A year after the contentious 2020 presidential campaign, things are a bit quieter ahead of Tuesday’s state and local elections.
But all elections matter, of course, and the offices on the ballot this week will affect millions of people across the state. In New Jersey there is a governor’s race — one of two in the nation. In Pennsylvania, there are races for Pennsylvania Supreme Court and other statewide appellate judgeships, among other races.
Most Pennsylvania counties aren’t electing county commissioners this year, making this election cycle even less active than other off-years. “You go from the busiest year you can have, the presidential election, downshifting from fifth gear to first gear in a car,” said Christopher Nicholas, a veteran Pennsylvania Republican consultant. “It’s just a big slowdown. It’s hard to get even party people excited about judicial races even though they are very important.”
Notwithstanding their low profile and expectations for low voter turnout, Tuesday’s elections in Pennsylvania — plus gubernatorial races in New Jersey and Virginia — will offer the clearest snapshot yet of the electorate during Joe Biden’s presidency and provide clues about the political environment ahead of the 2022 midterms.
Here are some questions and themes to watch as the results come in:
New Jersey governor’s race: A Murphy reelection or a red wave?
Gov. Phil Murphy is seeking to become the first Democrat in the Garden State to win reelection in more than 40 years. But that doesn’t make him the underdog against Republican Jack Ciattarelli.
Most national attention is on the Virginia governor’s race, where polling shows a tighter election. Both states elected Republican governors in 2009, the first year of Barack Obama’s presidency. If Ciattarelli beats Murphy, Democrats will have a lot more to worry about than potential GOP victories in Pennsylvania judicial races.
Pa. judicial races: Turnout, turnout, turnout
Elections for Pennsylvania’s three appellate courts — Supreme, Commonwealth, and Superior — are the only statewide races this year.
Campaigns and interest groups have spent millions of dollars on advertising — particularly on the Supreme Court race between two appeals court judges, Republican Kevin Brobson and Democrat Maria McLaughlin — but the spending is relatively small in the scheme of electoral politics. Television spending in the race has reached about $5 million, according to the media-tracking firm AdImpact.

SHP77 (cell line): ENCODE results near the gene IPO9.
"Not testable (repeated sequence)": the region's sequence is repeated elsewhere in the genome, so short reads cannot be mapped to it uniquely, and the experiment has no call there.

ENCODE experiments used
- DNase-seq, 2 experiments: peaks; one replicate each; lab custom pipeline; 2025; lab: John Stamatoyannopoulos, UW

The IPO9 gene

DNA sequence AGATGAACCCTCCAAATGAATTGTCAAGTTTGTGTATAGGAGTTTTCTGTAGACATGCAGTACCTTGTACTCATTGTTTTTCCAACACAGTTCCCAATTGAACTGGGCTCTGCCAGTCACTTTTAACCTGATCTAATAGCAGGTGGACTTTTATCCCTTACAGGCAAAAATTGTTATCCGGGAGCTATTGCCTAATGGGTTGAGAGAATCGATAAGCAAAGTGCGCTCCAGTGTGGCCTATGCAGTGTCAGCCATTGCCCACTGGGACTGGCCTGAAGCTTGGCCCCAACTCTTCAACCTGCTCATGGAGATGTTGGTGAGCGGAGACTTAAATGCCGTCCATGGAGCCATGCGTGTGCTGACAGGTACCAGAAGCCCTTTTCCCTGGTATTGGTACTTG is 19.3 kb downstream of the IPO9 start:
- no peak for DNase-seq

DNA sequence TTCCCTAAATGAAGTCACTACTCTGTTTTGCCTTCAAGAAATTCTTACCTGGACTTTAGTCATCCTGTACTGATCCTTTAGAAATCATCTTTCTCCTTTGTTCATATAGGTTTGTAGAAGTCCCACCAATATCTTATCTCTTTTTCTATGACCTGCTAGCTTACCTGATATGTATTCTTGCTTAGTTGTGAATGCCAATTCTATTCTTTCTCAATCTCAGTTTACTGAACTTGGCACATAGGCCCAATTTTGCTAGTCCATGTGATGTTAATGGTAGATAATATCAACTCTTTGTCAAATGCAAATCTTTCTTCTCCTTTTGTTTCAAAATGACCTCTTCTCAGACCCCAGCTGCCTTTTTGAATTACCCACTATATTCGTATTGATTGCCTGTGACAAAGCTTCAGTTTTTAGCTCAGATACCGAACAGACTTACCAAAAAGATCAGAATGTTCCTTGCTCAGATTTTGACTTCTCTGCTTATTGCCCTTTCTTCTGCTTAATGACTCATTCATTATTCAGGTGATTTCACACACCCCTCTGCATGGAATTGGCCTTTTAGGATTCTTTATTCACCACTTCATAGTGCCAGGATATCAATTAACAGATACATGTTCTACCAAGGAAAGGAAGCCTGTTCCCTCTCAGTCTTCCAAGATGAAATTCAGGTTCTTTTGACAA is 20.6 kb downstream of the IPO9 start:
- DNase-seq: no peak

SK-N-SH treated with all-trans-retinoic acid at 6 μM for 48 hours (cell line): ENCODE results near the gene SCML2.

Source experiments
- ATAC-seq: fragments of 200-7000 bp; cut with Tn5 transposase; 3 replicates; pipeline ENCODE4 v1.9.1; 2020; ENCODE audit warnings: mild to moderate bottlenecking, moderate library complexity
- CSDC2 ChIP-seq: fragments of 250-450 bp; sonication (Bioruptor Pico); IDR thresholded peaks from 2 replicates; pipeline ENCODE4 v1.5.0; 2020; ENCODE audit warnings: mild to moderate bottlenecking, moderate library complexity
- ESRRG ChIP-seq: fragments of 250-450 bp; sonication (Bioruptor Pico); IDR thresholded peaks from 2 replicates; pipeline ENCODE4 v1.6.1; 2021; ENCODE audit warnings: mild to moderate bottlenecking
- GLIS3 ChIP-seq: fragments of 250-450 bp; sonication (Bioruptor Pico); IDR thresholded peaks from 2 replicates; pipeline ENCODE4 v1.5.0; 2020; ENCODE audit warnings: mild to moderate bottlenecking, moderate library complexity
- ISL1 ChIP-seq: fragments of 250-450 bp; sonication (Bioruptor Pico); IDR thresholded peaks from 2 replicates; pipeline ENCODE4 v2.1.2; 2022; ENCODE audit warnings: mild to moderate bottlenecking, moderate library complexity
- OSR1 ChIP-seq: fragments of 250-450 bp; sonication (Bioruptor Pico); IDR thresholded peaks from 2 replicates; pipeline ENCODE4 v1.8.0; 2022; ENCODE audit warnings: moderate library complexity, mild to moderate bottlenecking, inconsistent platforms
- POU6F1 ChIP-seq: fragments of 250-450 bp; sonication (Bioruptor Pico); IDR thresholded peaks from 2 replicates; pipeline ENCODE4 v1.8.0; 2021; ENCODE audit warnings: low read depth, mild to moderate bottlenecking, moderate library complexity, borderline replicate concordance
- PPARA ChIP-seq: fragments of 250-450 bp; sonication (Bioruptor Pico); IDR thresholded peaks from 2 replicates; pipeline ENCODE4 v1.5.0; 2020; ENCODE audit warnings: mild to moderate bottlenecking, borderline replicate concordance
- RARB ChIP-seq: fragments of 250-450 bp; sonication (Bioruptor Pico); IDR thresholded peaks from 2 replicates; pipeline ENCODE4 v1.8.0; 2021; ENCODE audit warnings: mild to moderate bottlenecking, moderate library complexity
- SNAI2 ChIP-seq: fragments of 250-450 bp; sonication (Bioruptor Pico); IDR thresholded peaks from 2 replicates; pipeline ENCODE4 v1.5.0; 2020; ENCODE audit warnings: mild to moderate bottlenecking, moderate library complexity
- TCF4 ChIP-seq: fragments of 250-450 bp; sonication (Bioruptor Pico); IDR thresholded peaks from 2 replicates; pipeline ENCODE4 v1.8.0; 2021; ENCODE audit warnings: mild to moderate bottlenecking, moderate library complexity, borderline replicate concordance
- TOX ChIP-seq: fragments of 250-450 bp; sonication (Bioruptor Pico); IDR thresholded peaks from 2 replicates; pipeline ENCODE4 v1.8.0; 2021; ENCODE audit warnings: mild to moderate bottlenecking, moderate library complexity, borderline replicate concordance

Voters take in less information about the individual candidates in races such as these, so the results can be an indicator of how voters feel generally about each party. It will also be important to know which voters actually make up this year’s electorate.
National and state polls have suggested that Republicans are more energized than Democrats; we’ll soon know more about that apparent enthusiasm gap.
J.J. Balaban, a Philadelphia-based Democratic consultant, said if either party wins by a margin of about 5 percentage points or more, “then it really says something” about political dynamics.
“If it’s fairly close [particularly 2% or less] then I would read nothing into it because the peculiarities of an odd-year election trump small movements,” he said.
Polling from Franklin and Marshall College shows that more Pennsylvania voters view Biden unfavorably (51%) than favorably (45%), and his job approval rating is below 40%. That suggests Democrats will face political headwinds.
What happens in the Philly suburbs post-Trump?
Within three years of Trump’s 2016 election, Republicans went from controlling three courthouses in Philadelphia’s four collar counties to none.
But Trump’s presidency accelerated political shifts already two decades in the making, as the suburbs became more racially diverse and home to more young adults and those with college degrees, who tend to vote more Democratic.
That didn’t translate into big electoral success at the local level until 2017, when Democrats won a Delaware County council seat for the first time and picked up countywide row offices in Chester and Bucks Counties.
The results foreshadowed the party’s takeover of the U.S. House of Representatives the following year, when Democrats picked up suburban seats across the country. And in 2019, Democrats outside Philadelphia cemented their historic gains by winning control of county government in Chester, Delaware, and Bucks. (The party has had a majority in Montgomery County since 2011.)
But will those trends persist with Trump out of the White House? Republicans had success in down-ballot races outside Philadelphia last year. On Tuesday, elections for county council in Delaware County and row offices in Chester and Bucks Counties will offer more clues.
On the other side of the political realignment, political observers are monitoring whether Democratic support will continue to erode in such places as Northeastern and Southwestern Pennsylvania.
What happens in bellwether counties?
Politically, Pennsylvania is pretty polarized, with the highest concentration of Democrats in its major cities and outlying suburbs, and Republican majorities in rural counties. But we’re still home to several swing counties, which, in many ways, mimic the state as a whole and could hold clues to statewide electorate behavior to come.